In reporting its third-quarter results, the supply chain vendor threw barbs at ERP giants while spelling out its plans for custom services and continued cost-cutting.
Supply chain/logistics vendor Manugistics Group Inc. is acting upbeat this week, despite posting a $13.3 million third-quarter loss. In a conference call, officials took verbal swipes at SAP AG and other enterprise resource planning giants while outlining plans around a new development center in India, an RFID consulting practice and a greater emphasis on custom services.
Manugistics "value and strength" comes from its products and services, "blue-chip customers," and domain expertise in supply chain management and transportation/logistics, according to Manugistics CEO Joe Cowan.
"Our biggest challenge remains difficult market conditions," he told financial analysts, investors and journalists during the conference call. Specifically, the CEO pointed to conditions that include the competitive climate in the enterprise software market, general economic uncertainty and a tendency for corporate IT resources to be consumed by Sarbanes-Oxley compliance, thereby slowing decision making.
"We continue to see the ERP players in general trying to stall the [supply chain] market. We believe SAPs specific strategy is to provide just enough functionality to forestall best of breed solutions. The threat to us is the size of its installed base and the influence they have with CIOs," Cowan said.
Meanwhile, many organizations have grown "risk-averse" about large software purchases, due to being "burned" by other vendors, he said.
Manugistics plans to respond to these market factors by taking continued cost-cutting measures and playing to its own advantages as a "best of breed" software and services provider, said Cowan, who first joined Manugistics in July 2004.
Manugistics customer wins during the third quarter included H.J. Heinz Company Ltd, Wickes Building Supplies Ltd., Lafarge Aluminates, O2 and Serono International S.A., among others.
Manugistics closed 11 "significant" software license transactions of $100,000 or more during the quarter, and one "significant" software license transaction of $1 million or more. The average selling price for the significant license transactions was $491,500.
Going forward, version 7.2 of Manugistics supply chain software will ship in February, according to Cowan. Through a combination of services and its own emerging plug-and-play software architecture, Manugistics will focus on meeting customers requests for custom features and software extensions that will give them a competitive edge. "We see the market moving in this direction," Cowan said.
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The vendor will also pay particular attention to areas that include transportation and logistics, revenue management, core supply chain, and the retail and consumer packaged goods industries, Cowan said.
While Cowan said that, right now, organizations have "very little [to gain from RFID] except meeting the demands of customer mandates," he said that Manugistics will launch an RFID consulting service as "a strategic initiative to position us longer term."
Meanwhile, the company last week announced the appointment of Janie West as vice president of Mid-Markets. West will be in charge of expanding Manugistics involvement with new and emerging middle markets.
This years third-quarter financial loss of $13.3 million, or 16 cents per share, was narrower than Manugistics loss of $19.8 million, or 27 cents per share, in last years third quarter. Last years number included a non-cash debt conversion fee of $16.4 million, whereas this years loss included an exit and disposal charge of $2.9 million. Excluding the exit and disposal charge, Manugistics loss was a smaller $5.1 million.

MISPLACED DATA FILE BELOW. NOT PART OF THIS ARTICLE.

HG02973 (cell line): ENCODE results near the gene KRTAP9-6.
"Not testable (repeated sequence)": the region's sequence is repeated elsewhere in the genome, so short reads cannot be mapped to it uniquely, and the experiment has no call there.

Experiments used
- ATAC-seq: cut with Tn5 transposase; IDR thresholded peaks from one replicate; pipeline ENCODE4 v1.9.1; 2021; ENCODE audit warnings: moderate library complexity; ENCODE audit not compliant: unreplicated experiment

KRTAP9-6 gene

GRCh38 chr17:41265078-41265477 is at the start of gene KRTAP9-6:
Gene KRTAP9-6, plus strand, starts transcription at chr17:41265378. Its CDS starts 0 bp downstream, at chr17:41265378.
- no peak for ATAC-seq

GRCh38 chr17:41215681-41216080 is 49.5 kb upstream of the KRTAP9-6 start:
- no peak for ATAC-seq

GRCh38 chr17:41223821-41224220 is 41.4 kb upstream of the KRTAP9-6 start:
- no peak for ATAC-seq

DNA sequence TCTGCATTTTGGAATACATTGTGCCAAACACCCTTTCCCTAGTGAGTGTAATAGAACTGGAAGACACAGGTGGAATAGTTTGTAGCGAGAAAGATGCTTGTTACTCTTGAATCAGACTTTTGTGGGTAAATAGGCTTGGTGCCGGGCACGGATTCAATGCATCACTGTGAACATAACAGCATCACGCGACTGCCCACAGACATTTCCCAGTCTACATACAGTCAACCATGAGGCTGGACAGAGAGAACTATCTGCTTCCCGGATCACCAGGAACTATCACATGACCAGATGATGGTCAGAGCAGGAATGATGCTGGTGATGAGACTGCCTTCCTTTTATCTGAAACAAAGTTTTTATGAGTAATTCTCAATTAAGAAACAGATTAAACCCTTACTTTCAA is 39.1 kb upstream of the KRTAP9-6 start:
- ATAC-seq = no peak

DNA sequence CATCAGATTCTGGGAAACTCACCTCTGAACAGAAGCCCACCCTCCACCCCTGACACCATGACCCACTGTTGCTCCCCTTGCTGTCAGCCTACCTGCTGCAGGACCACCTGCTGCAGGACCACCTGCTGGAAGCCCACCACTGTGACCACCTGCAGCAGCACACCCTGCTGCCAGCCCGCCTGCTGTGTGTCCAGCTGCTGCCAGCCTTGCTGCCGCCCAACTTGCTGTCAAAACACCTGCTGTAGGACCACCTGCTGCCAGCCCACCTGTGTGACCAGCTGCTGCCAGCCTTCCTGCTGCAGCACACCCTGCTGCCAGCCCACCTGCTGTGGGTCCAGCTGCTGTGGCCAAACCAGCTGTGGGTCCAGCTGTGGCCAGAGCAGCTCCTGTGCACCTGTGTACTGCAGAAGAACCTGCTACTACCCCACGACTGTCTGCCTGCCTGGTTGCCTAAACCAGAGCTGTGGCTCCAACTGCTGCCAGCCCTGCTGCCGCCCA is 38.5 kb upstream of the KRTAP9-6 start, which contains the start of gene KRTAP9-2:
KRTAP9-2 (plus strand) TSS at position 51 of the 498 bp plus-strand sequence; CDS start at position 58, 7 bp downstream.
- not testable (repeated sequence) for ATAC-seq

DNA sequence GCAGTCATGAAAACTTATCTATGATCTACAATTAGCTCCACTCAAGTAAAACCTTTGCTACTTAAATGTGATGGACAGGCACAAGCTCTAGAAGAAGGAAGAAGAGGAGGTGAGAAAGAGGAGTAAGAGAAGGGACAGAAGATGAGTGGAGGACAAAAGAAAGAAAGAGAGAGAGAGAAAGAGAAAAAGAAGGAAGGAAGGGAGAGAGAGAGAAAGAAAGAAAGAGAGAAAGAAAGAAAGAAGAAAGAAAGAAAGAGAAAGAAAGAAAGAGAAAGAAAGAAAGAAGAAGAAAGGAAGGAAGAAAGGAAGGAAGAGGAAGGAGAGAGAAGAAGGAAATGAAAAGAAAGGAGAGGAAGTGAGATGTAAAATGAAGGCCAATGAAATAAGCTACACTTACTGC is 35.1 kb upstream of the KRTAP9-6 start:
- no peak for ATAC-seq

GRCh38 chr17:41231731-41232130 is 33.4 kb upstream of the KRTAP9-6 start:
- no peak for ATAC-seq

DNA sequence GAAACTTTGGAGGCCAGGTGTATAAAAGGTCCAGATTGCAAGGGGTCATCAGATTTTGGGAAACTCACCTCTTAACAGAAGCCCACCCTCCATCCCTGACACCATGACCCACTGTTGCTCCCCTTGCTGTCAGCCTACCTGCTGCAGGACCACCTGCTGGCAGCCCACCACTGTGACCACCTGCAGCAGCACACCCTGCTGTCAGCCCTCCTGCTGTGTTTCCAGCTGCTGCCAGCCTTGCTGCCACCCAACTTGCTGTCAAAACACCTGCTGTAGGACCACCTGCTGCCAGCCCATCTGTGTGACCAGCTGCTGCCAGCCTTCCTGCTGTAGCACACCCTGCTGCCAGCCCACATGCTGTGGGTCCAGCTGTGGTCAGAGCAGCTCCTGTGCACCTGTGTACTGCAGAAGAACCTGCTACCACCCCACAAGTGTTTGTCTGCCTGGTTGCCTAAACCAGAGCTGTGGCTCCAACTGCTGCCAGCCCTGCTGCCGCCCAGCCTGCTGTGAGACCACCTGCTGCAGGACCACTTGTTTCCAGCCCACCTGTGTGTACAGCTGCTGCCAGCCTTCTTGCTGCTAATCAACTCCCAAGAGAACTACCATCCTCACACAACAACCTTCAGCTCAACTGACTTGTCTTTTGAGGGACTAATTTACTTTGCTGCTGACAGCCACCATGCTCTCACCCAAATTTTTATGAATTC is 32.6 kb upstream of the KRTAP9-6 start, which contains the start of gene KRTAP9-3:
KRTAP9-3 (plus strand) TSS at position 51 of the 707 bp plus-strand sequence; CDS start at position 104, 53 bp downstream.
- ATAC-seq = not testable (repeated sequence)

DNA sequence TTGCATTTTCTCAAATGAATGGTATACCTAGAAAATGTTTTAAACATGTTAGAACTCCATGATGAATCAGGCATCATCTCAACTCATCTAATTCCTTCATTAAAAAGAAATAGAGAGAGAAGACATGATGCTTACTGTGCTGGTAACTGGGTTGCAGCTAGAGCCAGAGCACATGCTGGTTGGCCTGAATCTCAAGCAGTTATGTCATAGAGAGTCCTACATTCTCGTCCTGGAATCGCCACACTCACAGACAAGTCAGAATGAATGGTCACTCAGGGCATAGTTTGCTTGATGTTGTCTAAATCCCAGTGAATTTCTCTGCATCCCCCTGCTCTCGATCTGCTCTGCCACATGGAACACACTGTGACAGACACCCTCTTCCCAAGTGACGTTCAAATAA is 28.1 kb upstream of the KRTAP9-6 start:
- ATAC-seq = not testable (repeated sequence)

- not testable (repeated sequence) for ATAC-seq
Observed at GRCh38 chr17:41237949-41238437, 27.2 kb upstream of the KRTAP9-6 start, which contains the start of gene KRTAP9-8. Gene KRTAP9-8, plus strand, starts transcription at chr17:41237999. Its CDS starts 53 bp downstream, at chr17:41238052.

Still, Manugistics year-over-year quarterly revenue fell nearly 25 percent, from $59.9 million a year ago to $45 million this year.
Also during the call, officials indicated that Manugistics transition to greater emphasis on custom services might be partly responsible for the drops in third-quarter revenue and earnings, since it can be more difficult to price services than software, and to collect money up front.
Manugistics new development center in India, already launched December 1, is part of a cost-cutting campaign under way at Manugistics for the past few quarters. Manugistics expects to save $2 million per quarter as a result of the development center.
The companys key development engineers will continue to work from Manugistics headquarters in Rockville, Md. Only "lower-level development" will move to India, said Raghavan Rajaji, executive vice president and chief financial officer, also during the call.
"[You] will not see development costs creeping back up again," Rajaji said during a Q&A session at the end of the call.
Also, Manugistics employee headcount has declined somewhat, from 733 in the second quarter to 725 in the third quarter of 2004. The third-quarter headcount represented voluntary terminations and "some involuntary terminations," offset by hirings in India.
The current headcount includes 46 account managers and other sales professionals. Manugistics is now "monitoring the effectiveness of each [sales] individual [and] that number may continue to come down," Cowan said.
The supply chain vendor is also teaming on sales with IBM and other partners, according to Cowan. But he refused to comment on whether IBM has brought Manugistics into any customer deals.
"We dont comment about specific deals and partnerships," Cowan said. "But I am continuing to work [the IBM] relationship quite closely."
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